The way I see it now, we left that 1970's almost equally divided as to which direction we wanted to take as a nation. Whether we wanted to become (as George Bush the first would eventually, and somewhat ironically, say) a "kinder and gentler" nation, more geared to solving our own internal problems and taking collective care of ourselves, while backing away somewhat from being the world's policeman. Or whether to return to the gung-ho and never entirely realistic vision of the 1950's in which, by gawd, we were the chosen people, and we could do whatever we wanted, whenever we wanted, and wherever we wanted.

And have been paying the price of our decision ever since.

Thanks again for your patience, and understand that this is just one person's point of view.


China: the collapse of a civilization,
China: the collapse of a civilization,
by Nathaniel Peffer
Edition: Hardcover
3 used & new from $20.00

5.0 out of 5 stars timeless piece of analysis, September 28, 2013
Verified Purchase(What's this?)
I can't believe I am reviewing a title that has been out of print for over fifty years and that probably no one will ever look at, but then again I stumbled upon it and so perhaps you will too. And if you have, let me just say this. This book is a gem. It was published in 1930, just before Mao Zedong rose to prominence (in fact this may be one of the few books about modern China that you will ever read in which his name does not appear even once) and before the Japanese began invading the mainland. So just from that you can see that you will be getting a perspective that you have probably never encountered before. And if that is not enough, this author seems to really know his stuff. Not only does he give you a vivid portrayal of just what China was like during the warlord period of the 1920s, he also provides a perceptive analysis of the situation back then that in many aspects is still relevant to the situation in China today. It turns out, apparently, that many of the problems of modern China that we now attribute to the chaos of the Chairman Mao era were actually already problems before Chairman Mao even arrived on the scene. This is fascinating reading. Hunt down an old library copy like I did or try to find a copy through interlibrary loan. You will be glad that you did.


Just Plain Dick: Richard Nixon's Checkers Speech and the "Rocking, Socking" Election of 1952
Just Plain Dick: Richard Nixon's Checkers Speech and the "Rocking, Socking" Election of 1952
by Kevin Mattson
Edition: Paperback
Price: $14.60
47 used & new from $0.01

2 of 2 people found the following review helpful
4.0 out of 5 stars watch the entire speech, September 28, 2013
I don't have much to add beyond what other reviewers have commented upon except to add this: when you get to the end of chapter four and before beginning chapter five, make sure you google the speech and watch the entire version. This is important. You must see it yourself; you will be amazed. I am an admitted Nixon hater from way back (though fortunately not that far back) and I was totally blown away. It really is a powerful performance, and puts the entire book -- indeed, Nixon's entire career -- into a new perspective.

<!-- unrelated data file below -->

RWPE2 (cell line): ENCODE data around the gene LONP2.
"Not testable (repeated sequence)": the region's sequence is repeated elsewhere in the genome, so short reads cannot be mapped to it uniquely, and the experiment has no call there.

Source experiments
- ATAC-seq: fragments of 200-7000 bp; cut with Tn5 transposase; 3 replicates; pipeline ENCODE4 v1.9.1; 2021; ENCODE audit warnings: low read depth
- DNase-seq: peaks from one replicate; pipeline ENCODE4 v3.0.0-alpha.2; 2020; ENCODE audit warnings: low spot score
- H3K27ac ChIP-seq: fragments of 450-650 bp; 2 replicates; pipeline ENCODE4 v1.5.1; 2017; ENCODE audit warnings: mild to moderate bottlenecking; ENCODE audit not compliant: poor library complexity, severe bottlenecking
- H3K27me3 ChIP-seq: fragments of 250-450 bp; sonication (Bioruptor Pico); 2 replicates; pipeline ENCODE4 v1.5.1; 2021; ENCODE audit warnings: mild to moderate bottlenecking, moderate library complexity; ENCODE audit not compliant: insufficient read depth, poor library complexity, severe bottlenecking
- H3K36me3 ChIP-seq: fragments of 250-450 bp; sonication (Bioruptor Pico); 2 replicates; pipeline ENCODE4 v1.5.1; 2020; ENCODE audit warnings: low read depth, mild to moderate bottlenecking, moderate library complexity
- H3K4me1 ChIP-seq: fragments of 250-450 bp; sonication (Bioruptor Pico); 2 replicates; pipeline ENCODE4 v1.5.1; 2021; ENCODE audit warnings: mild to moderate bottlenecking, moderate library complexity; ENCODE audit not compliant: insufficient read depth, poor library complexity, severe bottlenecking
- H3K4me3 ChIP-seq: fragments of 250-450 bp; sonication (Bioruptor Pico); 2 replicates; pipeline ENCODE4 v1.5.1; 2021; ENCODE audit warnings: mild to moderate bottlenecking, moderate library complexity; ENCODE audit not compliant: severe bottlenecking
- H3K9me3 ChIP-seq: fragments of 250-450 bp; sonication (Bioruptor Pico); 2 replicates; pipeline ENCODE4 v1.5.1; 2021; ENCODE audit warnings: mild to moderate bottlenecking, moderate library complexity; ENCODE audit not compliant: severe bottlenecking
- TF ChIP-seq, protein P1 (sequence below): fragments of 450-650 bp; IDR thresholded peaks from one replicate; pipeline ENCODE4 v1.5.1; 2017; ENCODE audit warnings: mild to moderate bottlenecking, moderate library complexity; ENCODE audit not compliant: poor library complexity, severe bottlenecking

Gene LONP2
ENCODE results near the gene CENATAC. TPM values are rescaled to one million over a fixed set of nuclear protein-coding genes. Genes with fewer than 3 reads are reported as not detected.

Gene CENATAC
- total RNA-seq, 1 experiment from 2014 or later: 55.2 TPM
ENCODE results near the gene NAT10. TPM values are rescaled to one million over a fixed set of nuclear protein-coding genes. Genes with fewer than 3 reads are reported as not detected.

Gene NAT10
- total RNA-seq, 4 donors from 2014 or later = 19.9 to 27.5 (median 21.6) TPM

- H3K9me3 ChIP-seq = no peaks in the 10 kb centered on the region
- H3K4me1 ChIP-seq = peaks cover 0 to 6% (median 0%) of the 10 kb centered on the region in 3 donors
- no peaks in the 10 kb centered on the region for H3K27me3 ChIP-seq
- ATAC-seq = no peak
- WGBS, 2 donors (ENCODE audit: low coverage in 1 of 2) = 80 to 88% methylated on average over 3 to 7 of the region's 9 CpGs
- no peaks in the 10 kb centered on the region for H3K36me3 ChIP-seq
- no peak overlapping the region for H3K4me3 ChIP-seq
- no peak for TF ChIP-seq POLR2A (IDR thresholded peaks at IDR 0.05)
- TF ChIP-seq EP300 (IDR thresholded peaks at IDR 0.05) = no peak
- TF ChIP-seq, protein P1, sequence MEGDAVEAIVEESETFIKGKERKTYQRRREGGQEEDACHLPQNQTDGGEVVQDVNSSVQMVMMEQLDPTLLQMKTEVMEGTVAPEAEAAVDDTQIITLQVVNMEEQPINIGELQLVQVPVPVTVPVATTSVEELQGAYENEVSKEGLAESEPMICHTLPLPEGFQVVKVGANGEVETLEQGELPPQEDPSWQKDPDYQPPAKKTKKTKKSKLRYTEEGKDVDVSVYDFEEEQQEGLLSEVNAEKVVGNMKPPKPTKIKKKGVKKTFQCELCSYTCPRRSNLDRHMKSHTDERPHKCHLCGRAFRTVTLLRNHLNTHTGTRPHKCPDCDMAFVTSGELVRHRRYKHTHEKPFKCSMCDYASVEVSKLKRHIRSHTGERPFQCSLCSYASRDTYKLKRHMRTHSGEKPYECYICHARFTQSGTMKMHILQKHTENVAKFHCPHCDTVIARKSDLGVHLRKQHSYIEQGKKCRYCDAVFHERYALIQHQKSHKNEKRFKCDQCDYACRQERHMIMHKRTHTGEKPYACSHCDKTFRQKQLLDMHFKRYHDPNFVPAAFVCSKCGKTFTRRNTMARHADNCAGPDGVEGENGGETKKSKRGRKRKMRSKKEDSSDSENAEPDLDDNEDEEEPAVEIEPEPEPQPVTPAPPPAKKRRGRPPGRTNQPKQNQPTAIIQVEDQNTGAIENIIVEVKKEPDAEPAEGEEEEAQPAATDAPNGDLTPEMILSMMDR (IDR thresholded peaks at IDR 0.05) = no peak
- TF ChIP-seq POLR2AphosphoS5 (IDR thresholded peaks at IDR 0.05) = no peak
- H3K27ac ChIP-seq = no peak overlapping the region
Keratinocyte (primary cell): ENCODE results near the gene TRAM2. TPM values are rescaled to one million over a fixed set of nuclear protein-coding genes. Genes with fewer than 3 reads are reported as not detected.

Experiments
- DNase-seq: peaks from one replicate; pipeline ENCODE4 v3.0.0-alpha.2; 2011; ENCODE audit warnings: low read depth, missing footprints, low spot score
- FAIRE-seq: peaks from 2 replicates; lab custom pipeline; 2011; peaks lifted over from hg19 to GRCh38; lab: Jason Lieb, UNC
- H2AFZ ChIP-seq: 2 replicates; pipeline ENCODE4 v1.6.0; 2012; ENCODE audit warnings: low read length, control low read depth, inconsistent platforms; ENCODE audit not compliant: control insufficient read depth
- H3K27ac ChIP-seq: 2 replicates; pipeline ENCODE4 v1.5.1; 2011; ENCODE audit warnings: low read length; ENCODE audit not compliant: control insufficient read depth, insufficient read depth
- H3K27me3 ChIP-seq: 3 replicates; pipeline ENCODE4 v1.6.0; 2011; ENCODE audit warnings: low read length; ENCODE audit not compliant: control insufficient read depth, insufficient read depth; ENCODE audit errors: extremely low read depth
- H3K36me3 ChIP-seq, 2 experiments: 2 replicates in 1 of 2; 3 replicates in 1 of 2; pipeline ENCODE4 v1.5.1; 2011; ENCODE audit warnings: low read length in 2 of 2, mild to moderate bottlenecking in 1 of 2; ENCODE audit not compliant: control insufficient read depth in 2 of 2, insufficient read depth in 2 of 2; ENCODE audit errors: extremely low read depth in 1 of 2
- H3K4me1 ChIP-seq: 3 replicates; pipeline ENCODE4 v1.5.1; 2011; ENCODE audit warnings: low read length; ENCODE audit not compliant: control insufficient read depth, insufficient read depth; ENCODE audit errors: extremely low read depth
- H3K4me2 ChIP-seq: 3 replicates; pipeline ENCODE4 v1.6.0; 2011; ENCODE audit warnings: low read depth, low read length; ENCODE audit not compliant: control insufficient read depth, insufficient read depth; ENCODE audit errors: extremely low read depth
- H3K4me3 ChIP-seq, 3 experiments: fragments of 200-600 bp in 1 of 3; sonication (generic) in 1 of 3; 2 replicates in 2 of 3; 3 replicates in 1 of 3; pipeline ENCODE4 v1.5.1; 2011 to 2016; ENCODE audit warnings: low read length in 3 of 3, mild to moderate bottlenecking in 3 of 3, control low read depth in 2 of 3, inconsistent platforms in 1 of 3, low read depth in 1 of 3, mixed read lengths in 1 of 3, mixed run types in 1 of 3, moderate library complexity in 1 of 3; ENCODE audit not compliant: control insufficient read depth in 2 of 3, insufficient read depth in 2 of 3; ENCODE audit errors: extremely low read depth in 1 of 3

Legends of Guatemala (Spanish and English Edition)
Legends of Guatemala (Spanish and English Edition)
by Miguel Angel Asturias
Edition: Paperback
Price: $18.05
40 used & new from $10.00

2 of 2 people found the following review helpful
4.0 out of 5 stars spanish, si; english, no, September 8, 2013
Verified Purchase(What's this?)
Of necessity, this will be a review of two separate books: the Spanish version and the English translation.

First, the Spanish version. This is Miguel Asturias, and for that reason alone you can hardly go wrong. That is, you can hardly go wrong if you love rhythmic language and poetic imagery, for this is where Asturias shines. Reading him in his own language truly is like viewing a kaleidoscope. But like all of Asturias' works, once you get past his imagery and try to probe into his intentions, you are suddenly left to navigate through a dense and seemingly impenetrable fog. Sometimes I wonder whether Asturias himself always knew what he was trying to say. Still, for me, the language itself is enough, and I don't (and probably neither should you) worry too much about the meaning.

Which brings us to the English translation. This translator is apparently considered an expert in his field, and I won't dispute that. Even if you were a native Spanish reader (which I am not), I think Asturias would be difficult to follow, and I was very glad to have this translation to keep me on the right track. Technically, he probably does as well as is possible. It's just that he seems to have no ear for poetic rhythm. And poetic rhythm is the very heart of Asturias. Perhaps it's just me, but when I read the Spanish version I feel like I am flowing along in a melodious current, whereas when I read the English version I feel like when I am moving at all, I am only lurching along in fits and starts.

Which is to say that if you can read Spanish, and enjoy poetic language, this book would be well worth your while. But if you can only read English, it would be better to pass. As to the legends themselves, in either case, be prepared to dig hard if you intend to make sense of them.


Page: 1 | 2 | 3 | 4 | 5 | 6 | 7